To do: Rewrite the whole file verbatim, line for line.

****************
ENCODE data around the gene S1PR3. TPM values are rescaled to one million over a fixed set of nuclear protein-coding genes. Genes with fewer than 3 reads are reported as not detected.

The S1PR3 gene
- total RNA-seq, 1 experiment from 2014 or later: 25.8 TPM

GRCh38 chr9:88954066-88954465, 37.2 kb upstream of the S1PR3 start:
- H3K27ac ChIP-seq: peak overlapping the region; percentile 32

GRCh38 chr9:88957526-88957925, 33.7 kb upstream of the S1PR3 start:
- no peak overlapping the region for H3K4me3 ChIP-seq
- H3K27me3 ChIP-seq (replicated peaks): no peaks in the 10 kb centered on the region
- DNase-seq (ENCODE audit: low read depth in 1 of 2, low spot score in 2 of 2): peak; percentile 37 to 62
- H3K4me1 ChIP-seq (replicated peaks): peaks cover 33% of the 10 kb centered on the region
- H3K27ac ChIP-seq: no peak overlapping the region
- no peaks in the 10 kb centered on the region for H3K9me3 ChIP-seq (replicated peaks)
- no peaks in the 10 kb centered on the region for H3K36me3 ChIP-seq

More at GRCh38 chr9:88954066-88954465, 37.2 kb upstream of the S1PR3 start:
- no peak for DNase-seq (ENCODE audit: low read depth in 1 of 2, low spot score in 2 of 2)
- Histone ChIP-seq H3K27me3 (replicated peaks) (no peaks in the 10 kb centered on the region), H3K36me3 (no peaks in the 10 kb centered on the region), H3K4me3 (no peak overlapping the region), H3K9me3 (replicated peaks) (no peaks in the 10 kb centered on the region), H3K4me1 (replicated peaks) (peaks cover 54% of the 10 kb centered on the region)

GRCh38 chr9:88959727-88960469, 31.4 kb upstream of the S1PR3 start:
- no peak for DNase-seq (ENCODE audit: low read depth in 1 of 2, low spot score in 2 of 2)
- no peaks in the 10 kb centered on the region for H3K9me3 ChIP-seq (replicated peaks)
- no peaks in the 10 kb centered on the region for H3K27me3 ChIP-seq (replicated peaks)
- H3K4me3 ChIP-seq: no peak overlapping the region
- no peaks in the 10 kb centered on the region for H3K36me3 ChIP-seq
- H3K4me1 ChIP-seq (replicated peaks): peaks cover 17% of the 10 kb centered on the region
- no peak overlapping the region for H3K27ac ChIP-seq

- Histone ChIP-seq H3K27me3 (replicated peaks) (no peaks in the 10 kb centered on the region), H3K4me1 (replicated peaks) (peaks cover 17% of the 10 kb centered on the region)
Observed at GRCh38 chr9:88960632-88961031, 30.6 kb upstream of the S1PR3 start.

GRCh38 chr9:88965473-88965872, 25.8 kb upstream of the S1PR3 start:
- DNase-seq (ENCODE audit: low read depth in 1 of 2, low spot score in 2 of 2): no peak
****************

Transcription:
ENCODE data around the gene S1PR3. TPM values are rescaled to one million over a fixed set of nuclear protein-coding genes. Genes with fewer than 3 reads are reported as not detected.

The S1PR3 gene
- total RNA-seq, 1 experiment from 2014 or later: 25.8 TPM

GRCh38 chr9:88954066-88954465, 37.2 kb upstream of the S1PR3 start:
- H3K27ac ChIP-seq: peak overlapping the region; percentile 32

GRCh38 chr9:88957526-88957925, 33.7 kb upstream of the S1PR3 start:
- no peak overlapping the region for H3K4me3 ChIP-seq
- H3K27me3 ChIP-seq (replicated peaks): no peaks in the 10 kb centered on the region
- DNase-seq (ENCODE audit: low read depth in 1 of 2, low spot score in 2 of 2): peak; percentile 37 to 62
- H3K4me1 ChIP-seq (replicated peaks): peaks cover 33% of the 10 kb centered on the region
- H3K27ac ChIP-seq: no peak overlapping the region
- no peaks in the 10 kb centered on the region for H3K9me3 ChIP-seq (replicated peaks)
- no peaks in the 10 kb centered on the region for H3K36me3 ChIP-seq

More at GRCh38 chr9:88954066-88954465, 37.2 kb upstream of the S1PR3 start:
- no peak for DNase-seq (ENCODE audit: low read depth in 1 of 2, low spot score in 2 of 2)
- Histone ChIP-seq H3K27me3 (replicated peaks) (no peaks in the 10 kb centered on the region), H3K36me3 (no peaks in the 10 kb centered on the region), H3K4me3 (no peak overlapping the region), H3K9me3 (replicated peaks) (no peaks in the 10 kb centered on the region), H3K4me1 (replicated peaks) (peaks cover 54% of the 10 kb centered on the region)

GRCh38 chr9:88959727-88960469, 31.4 kb upstream of the S1PR3 start:
- no peak for DNase-seq (ENCODE audit: low read depth in 1 of 2, low spot score in 2 of 2)
- no peaks in the 10 kb centered on the region for H3K9me3 ChIP-seq (replicated peaks)
- no peaks in the 10 kb centered on the region for H3K27me3 ChIP-seq (replicated peaks)
- H3K4me3 ChIP-seq: no peak overlapping the region
- no peaks in the 10 kb centered on the region for H3K36me3 ChIP-seq
- H3K4me1 ChIP-seq (replicated peaks): peaks cover 17% of the 10 kb centered on the region
- no peak overlapping the region for H3K27ac ChIP-seq

- Histone ChIP-seq H3K27me3 (replicated peaks) (no peaks in the 10 kb centered on the region), H3K4me1 (replicated peaks) (peaks cover 17% of the 10 kb centered on the region)
Observed at GRCh38 chr9:88960632-88961031, 30.6 kb upstream of the S1PR3 start.

GRCh38 chr9:88965473-88965872, 25.8 kb upstream of the S1PR3 start:
- DNase-seq (ENCODE audit: low read depth in 1 of 2, low spot score in 2 of 2): no peak